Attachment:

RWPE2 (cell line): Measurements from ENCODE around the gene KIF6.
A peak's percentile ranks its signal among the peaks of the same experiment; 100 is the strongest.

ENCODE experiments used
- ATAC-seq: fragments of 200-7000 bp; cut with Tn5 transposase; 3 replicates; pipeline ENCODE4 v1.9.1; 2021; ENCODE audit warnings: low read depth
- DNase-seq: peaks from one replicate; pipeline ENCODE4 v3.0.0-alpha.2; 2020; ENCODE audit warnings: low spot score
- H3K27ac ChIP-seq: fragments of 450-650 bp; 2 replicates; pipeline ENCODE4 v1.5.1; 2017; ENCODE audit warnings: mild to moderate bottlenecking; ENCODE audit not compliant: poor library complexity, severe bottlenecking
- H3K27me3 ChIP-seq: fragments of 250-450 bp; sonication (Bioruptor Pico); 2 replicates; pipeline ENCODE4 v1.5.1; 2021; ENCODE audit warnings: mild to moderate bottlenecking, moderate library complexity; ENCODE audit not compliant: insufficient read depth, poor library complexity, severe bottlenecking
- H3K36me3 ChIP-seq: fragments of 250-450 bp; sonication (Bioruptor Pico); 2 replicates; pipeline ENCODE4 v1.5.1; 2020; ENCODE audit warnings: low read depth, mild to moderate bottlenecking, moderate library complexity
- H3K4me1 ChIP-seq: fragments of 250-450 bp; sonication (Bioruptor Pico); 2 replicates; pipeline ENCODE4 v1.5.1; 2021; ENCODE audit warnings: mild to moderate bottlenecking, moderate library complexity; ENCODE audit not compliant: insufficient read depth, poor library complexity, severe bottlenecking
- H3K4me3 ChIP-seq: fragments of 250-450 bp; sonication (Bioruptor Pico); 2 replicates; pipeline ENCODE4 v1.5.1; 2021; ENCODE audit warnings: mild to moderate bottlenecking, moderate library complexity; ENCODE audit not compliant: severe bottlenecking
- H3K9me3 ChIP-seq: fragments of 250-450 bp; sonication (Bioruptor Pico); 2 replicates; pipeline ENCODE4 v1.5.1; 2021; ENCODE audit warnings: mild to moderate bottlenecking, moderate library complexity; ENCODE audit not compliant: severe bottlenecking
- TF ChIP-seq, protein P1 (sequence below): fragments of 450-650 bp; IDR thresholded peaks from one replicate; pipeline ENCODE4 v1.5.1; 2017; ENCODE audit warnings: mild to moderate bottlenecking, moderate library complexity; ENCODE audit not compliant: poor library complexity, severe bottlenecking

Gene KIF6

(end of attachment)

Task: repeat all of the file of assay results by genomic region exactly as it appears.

RWPE2 (cell line): Measurements from ENCODE around the gene KIF6.
A peak's percentile ranks its signal among the peaks of the same experiment; 100 is the strongest.

ENCODE experiments used
- ATAC-seq: fragments of 200-7000 bp; cut with Tn5 transposase; 3 replicates; pipeline ENCODE4 v1.9.1; 2021; ENCODE audit warnings: low read depth
- DNase-seq: peaks from one replicate; pipeline ENCODE4 v3.0.0-alpha.2; 2020; ENCODE audit warnings: low spot score
- H3K27ac ChIP-seq: fragments of 450-650 bp; 2 replicates; pipeline ENCODE4 v1.5.1; 2017; ENCODE audit warnings: mild to moderate bottlenecking; ENCODE audit not compliant: poor library complexity, severe bottlenecking
- H3K27me3 ChIP-seq: fragments of 250-450 bp; sonication (Bioruptor Pico); 2 replicates; pipeline ENCODE4 v1.5.1; 2021; ENCODE audit warnings: mild to moderate bottlenecking, moderate library complexity; ENCODE audit not compliant: insufficient read depth, poor library complexity, severe bottlenecking
- H3K36me3 ChIP-seq: fragments of 250-450 bp; sonication (Bioruptor Pico); 2 replicates; pipeline ENCODE4 v1.5.1; 2020; ENCODE audit warnings: low read depth, mild to moderate bottlenecking, moderate library complexity
- H3K4me1 ChIP-seq: fragments of 250-450 bp; sonication (Bioruptor Pico); 2 replicates; pipeline ENCODE4 v1.5.1; 2021; ENCODE audit warnings: mild to moderate bottlenecking, moderate library complexity; ENCODE audit not compliant: insufficient read depth, poor library complexity, severe bottlenecking
- H3K4me3 ChIP-seq: fragments of 250-450 bp; sonication (Bioruptor Pico); 2 replicates; pipeline ENCODE4 v1.5.1; 2021; ENCODE audit warnings: mild to moderate bottlenecking, moderate library complexity; ENCODE audit not compliant: severe bottlenecking
- H3K9me3 ChIP-seq: fragments of 250-450 bp; sonication (Bioruptor Pico); 2 replicates; pipeline ENCODE4 v1.5.1; 2021; ENCODE audit warnings: mild to moderate bottlenecking, moderate library complexity; ENCODE audit not compliant: severe bottlenecking
- TF ChIP-seq, protein P1 (sequence below): fragments of 450-650 bp; IDR thresholded peaks from one replicate; pipeline ENCODE4 v1.5.1; 2017; ENCODE audit warnings: mild to moderate bottlenecking, moderate library complexity; ENCODE audit not compliant: poor library complexity, severe bottlenecking

Gene KIF6